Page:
This is the first piece of a collection of articles written for Bare Necessities- Zero Waste India dedicated to discussing plastic bans in India, all relating to the plastic announcement on October 2nd 2019. The collection aims to discuss the enforcement of policies, design and innovation of new ideas and important steps that have already taken place that will assist in transitioning the country toward a new, more sustainable system along with other areas that will be expanded upon on a weekly basis.
Single use plastics are widely used throughout the world and are an extremely large environmental issue within India due to poor infrastructure in the recycling industry (source). Single use items include plastic bags, food packaging, bottles, straws, sachets, containers, cups and cutlery. On October 2nd, 2019 the Indian Government is set to announce a phase out of single use plastics. It has been described as both a ban by media commentators, and, also not as a ban more recently by the Environment Minister who stressed that the Prime Minister phrased his plan as a ‘goodbye’ to plastics not as a total ban (source). Perhaps though whether it is a ban or simply the discussion of such does not matter as much as the fact that it can be used to start a movement away from a reliance on plastic.
In terms of the amount of and reliance on plastics as a nation, PlastIndia Foundation has found that India consumes “an estimated 16.5 million tonnes, about 1.6 million trucks full of plastic annually” (source), with approximately “80 per cent of the total plastic produced in India discarded immediately and will find its way to landfills, drains, rivers and flow into the sea” (source). Notably the “country is able to recycle only about 4 million tonnes of its plastic waste” (source). Another significant point to note is that “Chairman of the Environment Committee of the All India Plastic Manufacturers Association, says India's plastic industry recorded an annual revenue worth Rs 3.5-lakh crore in FY19. This was spread across 50,000 processing units, the bulk of these being small and medium enterprises. It is one of the fastest-growing industries in India as it sees its fortunes linked to the growth of every other industry” (source).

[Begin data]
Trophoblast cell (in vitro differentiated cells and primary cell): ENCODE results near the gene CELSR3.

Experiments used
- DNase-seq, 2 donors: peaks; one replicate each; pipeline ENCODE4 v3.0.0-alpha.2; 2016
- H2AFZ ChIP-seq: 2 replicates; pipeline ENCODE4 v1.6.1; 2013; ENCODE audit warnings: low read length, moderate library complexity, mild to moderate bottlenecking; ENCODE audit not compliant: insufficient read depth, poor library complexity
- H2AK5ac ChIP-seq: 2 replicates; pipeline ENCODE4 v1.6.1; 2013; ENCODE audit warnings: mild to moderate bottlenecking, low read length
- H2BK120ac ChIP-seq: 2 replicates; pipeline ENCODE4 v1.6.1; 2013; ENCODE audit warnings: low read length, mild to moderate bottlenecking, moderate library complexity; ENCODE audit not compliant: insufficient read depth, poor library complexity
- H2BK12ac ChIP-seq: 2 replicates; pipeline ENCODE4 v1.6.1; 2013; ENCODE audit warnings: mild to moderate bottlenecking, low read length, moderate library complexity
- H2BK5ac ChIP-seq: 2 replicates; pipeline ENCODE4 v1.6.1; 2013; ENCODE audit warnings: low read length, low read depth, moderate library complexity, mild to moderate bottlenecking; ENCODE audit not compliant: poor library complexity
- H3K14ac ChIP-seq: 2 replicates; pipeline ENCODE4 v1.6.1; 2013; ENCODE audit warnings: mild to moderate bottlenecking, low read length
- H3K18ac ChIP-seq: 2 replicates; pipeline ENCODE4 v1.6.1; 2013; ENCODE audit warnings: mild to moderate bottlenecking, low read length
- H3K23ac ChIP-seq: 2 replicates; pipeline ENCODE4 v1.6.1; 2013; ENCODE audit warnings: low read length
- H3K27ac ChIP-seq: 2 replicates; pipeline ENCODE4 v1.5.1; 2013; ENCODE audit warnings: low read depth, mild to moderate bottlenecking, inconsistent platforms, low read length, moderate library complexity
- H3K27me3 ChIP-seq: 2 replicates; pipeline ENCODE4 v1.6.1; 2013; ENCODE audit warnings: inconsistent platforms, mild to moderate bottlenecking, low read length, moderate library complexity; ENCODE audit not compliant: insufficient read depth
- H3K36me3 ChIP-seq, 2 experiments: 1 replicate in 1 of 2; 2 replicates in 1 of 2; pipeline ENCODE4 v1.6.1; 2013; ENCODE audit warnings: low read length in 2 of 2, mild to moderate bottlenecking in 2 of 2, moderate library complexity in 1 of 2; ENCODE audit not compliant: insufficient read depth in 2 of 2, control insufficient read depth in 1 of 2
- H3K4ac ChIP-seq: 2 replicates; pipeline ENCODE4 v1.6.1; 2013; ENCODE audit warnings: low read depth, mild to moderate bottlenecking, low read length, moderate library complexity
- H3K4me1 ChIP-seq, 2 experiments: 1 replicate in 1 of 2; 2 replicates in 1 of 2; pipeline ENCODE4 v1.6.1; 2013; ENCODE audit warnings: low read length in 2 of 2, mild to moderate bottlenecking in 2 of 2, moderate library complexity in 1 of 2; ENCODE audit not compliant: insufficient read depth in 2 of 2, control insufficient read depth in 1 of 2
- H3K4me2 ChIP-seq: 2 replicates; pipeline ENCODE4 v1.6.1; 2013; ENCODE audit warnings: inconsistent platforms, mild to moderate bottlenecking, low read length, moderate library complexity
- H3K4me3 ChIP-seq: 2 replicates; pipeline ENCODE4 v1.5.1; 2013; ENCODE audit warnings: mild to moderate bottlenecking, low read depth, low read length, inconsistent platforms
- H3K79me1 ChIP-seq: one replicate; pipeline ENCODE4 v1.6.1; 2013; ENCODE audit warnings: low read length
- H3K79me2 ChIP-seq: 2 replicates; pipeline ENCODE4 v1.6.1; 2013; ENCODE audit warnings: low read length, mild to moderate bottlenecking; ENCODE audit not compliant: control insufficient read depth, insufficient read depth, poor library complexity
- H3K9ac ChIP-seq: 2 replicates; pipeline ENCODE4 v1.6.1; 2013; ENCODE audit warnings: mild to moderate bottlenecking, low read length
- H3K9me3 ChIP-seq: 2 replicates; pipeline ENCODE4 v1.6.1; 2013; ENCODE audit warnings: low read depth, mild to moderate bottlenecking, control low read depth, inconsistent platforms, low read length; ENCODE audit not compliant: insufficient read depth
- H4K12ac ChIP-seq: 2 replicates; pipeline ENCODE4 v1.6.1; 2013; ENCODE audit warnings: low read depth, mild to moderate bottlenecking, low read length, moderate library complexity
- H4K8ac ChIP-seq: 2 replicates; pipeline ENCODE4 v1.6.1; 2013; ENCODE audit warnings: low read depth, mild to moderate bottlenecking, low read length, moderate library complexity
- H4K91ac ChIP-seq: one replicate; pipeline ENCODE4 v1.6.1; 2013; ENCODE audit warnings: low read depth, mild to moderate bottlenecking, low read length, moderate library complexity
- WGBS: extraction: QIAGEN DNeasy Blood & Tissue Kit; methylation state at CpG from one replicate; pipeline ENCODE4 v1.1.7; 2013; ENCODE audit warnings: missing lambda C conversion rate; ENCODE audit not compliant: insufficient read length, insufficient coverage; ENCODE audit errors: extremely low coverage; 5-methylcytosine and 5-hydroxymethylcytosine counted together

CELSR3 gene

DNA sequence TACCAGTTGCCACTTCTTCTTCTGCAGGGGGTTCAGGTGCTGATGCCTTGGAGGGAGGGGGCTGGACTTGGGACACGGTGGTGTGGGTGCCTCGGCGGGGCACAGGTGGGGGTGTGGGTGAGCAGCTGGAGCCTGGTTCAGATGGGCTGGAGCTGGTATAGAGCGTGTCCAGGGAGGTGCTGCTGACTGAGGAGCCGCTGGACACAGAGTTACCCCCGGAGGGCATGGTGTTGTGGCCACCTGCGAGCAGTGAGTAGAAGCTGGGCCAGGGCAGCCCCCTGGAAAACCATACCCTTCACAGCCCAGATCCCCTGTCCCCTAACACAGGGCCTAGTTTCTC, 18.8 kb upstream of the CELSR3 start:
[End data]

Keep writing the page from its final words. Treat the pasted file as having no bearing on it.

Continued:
Therein lies some of the issue and some of the reason behind phrasing the October 2nd announcement as both a ban and not a ban. Industry as a whole often cite how many jobs would be lost and how much machinery would cease to be valuable if a ban such as this occurred (source), which can leave individuals in ministerial positions phrasing ideas in certain ways. Yet, the benefit of suggesting that a ban may occur far out way whether a ban will actually occur officially on the 2nd or not. Looking at a couple of recent examples that have taken place, in part, due to this announcement, “corporate entities across the sectors, be it airports, airlines, hotels or startups, have chalked out plans to cut down on their use of plastic” (source). The large airline, Air India for instance “has prepared an action plan to stop single- use plastic onboard its flight… ‘Plastic tea cups will be replaced with sturdy paper cups. Banana chips and sandwiches are presently packed in a plastic pouch, which will be changed to butter paper pouches,’” (source).
So, even though the broader community of industry observers and experts are still unsure of how the situation will be approached there are already improvements that can be seen due to large corporate entities such as Air India. This illustrates that there are tangible differences that can be made by large and small businesses and individuals even if there are other actors who are yet to come on board. Optimistically, the more stakeholders that are committing to more stringent environmental measures, the more likely it is that the stakeholders who are against such sweeping policies currently will change their position in the near future.
For long term environmental sustainability the world needs to move away from the use of this inorganic material. There are challenges ahead no doubt, hopefully though the October 2nd announcement will be a catalyst for larger societal change and innovation, no matter whether it is a blanket ban or simply the next step away from the use of single use plastics, that will help to address and solve these challenges that lay ahead.